On April 3–4, the Oxford Paris Alexander Project (OPAL) hosted a conference at New College, at the University of Oxford in England, entitled “A Linked Open World: Alexander the Great, Transnational Heritage and the Semantic Web.” Established by Frédérique Duyrat, Director of the Coin Cabinet at the Bibliothèque Nationale de France (BnF), and Andrew Meadows, Professor of Ancient History at New College, and funded by LABEX Les Passés dans le Présent and the Arts and Humanities Research Council, OPAL is designed to supplement and enhance the ANS-based PELLA project with additional data and an interpretative framework. “Additional data,” in this case, has been the concerted efforts by Simon Glenn at the Ashmolean Museum at Oxford and Caroline Carrier at the BnF to catalogue the thousands of Alexander-type coinages held by those two institutions in order that the individual coin records and photographs may then be linked to the PELLA website. Thanks to their efforts, PELLA now contains records of nearly 19,000 coins. The “interpretive framework” portion of OPAL includes the New College conference.
The aim of the conference was to examine how the digital collection of data through the semantic web can assist in identifying, collecting, interpreting and preserving transnational heritage. With its focus on the coinage and empire of Alexander the Great, the conference organizers were particularly concerned first to investigate how the accumulation of data can help us to write the history of an Imperial economic space. They aimed to do this through some carefully chosen case studies and the broad analysis of statistical data provided by the PELLA project. The second part explored the role of Alexander’s coinage as a bridge between different cultures and different periods, with a particular interest in the question of the preservation of global cultural heritage in a transnational environment.
Speakers from the ANS included Director of Data Science Ethan Gruber and Research Scientist Sebastian Heath, who both addressed the technical side of ANS-based digital projects like PELLA and the sematic web, that is the intensive and deliberate interlinking of different types of knowledge on the web, including, for example, numismatic, geographical and biographical data within a single website like PELLA. Also from the ANS was Peter van Alfen, who presented one of the historical case studies. A print volume of the conference proceedings is planned to appear in early 2018, published by Ausonius Éditions, the chapters of which will probably adhere closely to the conference program:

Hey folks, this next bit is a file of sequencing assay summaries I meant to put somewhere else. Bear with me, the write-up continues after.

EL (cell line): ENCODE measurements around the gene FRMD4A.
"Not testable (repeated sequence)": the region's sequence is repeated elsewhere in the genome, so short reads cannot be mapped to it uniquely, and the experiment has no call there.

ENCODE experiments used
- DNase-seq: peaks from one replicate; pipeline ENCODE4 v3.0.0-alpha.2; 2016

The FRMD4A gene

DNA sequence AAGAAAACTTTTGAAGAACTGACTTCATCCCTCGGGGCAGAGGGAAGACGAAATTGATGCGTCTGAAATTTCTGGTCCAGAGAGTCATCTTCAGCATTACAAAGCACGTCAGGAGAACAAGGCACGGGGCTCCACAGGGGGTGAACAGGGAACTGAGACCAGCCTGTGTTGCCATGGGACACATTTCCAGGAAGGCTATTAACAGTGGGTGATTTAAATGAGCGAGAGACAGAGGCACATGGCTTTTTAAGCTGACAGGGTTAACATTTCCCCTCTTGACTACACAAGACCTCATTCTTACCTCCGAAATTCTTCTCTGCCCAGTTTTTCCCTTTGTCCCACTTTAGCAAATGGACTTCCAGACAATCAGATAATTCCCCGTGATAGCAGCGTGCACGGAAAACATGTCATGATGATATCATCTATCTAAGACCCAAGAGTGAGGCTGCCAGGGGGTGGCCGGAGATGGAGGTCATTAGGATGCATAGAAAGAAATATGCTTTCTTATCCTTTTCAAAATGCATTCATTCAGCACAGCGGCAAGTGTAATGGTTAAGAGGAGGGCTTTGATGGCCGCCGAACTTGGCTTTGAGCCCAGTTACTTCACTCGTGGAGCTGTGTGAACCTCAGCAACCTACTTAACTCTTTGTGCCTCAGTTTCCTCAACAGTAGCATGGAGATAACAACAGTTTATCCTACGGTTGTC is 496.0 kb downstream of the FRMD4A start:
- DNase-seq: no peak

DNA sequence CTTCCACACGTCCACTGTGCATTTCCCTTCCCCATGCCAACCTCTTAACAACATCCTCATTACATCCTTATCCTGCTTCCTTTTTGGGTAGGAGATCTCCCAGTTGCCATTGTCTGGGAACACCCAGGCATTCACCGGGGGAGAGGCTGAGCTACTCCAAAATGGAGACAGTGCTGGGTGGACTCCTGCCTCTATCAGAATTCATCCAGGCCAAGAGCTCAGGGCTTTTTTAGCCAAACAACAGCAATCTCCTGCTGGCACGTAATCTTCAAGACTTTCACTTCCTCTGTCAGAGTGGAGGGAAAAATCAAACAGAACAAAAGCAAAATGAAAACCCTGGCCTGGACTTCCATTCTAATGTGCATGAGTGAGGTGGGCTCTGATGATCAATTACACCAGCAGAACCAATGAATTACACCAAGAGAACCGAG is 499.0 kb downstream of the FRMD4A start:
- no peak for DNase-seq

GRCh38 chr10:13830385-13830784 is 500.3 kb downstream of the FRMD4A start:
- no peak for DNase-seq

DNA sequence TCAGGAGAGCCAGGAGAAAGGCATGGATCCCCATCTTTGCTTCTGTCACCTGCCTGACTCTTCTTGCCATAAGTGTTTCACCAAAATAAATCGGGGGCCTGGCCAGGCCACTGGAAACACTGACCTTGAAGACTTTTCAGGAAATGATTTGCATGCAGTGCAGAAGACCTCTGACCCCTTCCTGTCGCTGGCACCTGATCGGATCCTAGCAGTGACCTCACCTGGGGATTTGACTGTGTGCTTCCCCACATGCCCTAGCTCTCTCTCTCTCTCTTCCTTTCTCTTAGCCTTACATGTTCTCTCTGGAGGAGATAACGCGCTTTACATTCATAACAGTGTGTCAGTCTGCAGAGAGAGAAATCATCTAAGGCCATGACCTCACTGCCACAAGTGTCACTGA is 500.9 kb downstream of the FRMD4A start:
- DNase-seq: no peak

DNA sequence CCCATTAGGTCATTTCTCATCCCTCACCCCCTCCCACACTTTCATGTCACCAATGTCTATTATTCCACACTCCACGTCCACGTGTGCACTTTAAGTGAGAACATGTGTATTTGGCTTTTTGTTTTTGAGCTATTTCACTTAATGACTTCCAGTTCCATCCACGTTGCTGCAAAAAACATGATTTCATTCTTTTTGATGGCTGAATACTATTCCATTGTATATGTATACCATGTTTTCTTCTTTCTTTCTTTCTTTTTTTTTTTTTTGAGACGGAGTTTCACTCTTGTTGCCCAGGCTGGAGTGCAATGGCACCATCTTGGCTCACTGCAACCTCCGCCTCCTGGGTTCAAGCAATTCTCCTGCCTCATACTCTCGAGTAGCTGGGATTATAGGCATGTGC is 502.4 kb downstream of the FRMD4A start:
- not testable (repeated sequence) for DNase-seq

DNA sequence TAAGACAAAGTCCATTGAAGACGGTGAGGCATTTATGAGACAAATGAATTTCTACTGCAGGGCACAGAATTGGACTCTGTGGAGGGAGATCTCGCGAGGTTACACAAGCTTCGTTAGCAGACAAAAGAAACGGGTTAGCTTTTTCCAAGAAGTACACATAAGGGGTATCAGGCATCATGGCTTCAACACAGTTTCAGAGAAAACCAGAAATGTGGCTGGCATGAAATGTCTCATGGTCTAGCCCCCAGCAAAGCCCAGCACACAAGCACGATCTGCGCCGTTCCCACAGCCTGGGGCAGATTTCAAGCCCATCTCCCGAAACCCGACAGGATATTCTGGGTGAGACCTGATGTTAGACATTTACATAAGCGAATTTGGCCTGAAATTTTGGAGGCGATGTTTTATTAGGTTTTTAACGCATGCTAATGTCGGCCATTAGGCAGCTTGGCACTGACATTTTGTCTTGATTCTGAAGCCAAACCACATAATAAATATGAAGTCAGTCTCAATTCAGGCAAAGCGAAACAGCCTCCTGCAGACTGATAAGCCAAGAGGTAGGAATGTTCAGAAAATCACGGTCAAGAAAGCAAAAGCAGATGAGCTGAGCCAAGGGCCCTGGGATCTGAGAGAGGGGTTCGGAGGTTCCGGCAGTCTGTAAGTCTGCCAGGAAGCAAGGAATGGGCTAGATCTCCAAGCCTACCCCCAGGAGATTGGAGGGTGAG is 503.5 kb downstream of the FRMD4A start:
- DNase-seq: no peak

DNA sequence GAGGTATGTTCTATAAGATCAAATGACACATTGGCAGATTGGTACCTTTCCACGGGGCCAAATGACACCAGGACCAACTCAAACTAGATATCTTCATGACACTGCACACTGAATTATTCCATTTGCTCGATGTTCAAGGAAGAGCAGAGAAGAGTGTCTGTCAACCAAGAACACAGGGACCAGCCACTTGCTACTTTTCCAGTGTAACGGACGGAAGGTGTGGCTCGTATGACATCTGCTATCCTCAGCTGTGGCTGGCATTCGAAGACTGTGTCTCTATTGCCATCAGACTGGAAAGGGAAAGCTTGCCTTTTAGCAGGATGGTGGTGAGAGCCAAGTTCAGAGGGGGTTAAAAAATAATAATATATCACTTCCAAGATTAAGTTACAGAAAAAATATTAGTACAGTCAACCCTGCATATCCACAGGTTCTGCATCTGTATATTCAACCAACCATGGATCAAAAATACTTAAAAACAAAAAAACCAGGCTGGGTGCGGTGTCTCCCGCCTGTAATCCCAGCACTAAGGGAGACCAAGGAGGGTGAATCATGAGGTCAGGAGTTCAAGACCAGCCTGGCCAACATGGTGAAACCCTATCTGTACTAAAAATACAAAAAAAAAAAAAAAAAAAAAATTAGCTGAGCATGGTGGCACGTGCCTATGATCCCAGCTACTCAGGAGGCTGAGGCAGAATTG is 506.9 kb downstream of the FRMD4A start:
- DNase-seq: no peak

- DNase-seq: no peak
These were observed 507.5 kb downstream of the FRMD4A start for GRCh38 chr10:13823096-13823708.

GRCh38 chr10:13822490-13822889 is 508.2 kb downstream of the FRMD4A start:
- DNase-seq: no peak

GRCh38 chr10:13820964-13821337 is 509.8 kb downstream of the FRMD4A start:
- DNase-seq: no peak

Part 1: New Tools
Equality and Concept: Broadening the Scope of Linked Open Data (Sebastian Heath)
ANS Digital Projects: A Comprehensive Platform for the Study of Numismatics (Ethan Gruber)
Statistical Exploration of PELLA Data (Julien Olivier)
Part 2: Imperial Economic Space—Using PELLA to Write a New History
What is an Alexander? (Andrew Meadows)
The Destruction and Recreation of Monetary Zones in the Wake of Alexander’s Conquests (Peter van Alfen)
Exploring Localities: A Die Study of Alexanders from Damascus (Simon Glenn)
The Impact of Alexander’s Conquest on Minted Silver: New Data from Metallurgical Analysis of Coins Kept at the BnF (Maryse Blet-Lemarquand, Julien Olivier, Caroline Carrier)
The First Generation of Alexander’s Influence: Diversity of Empire (Karsten Dahmen)
Alexander Gold Coinage throughout the Empire and Beyond (Frédérique Duyrat)
Part 3: Cultural Interaction and Legacy
The Coinage of Alexander the Great as Perceived during the 16th–18th Centuries (François de Callataÿ)
The Legacy of Alexander: Money in Central Asia (Simon Glenn)
Looting and its Impact: The Case of Alexanders from the Near East and the Role of an Online Corpus Project (Caroline Carrier & Simon Glenn)
The Debate about the Spread of Alexander’s Coinage and its Economic Impact: Engaging with the Historiographical Longue Durée (Pierre Briant)
Conclusion: Alexander: The Wider Vision (Robin Lane Fox)
The conference proved to be quite a success, illustrating just how the development of digital tools like PELLA can have a transformative effect on how we interpret existing evidence from the ancient world, on how we approach other interpretations of this same evidence from across the ages, and on the way in which we preserve this entire heritage. In addition to the enlightening papers and conversations, participants were also treated to an after-hours reception at the Ashmolean Museum to view a special exhibition on Alexander’s coinage curated by Simon Glenn, as well as a guided tour of the New College gardens, in full spring bloom, by the eminent historian and Financial Times gardening columnist, Robin Lane Fox.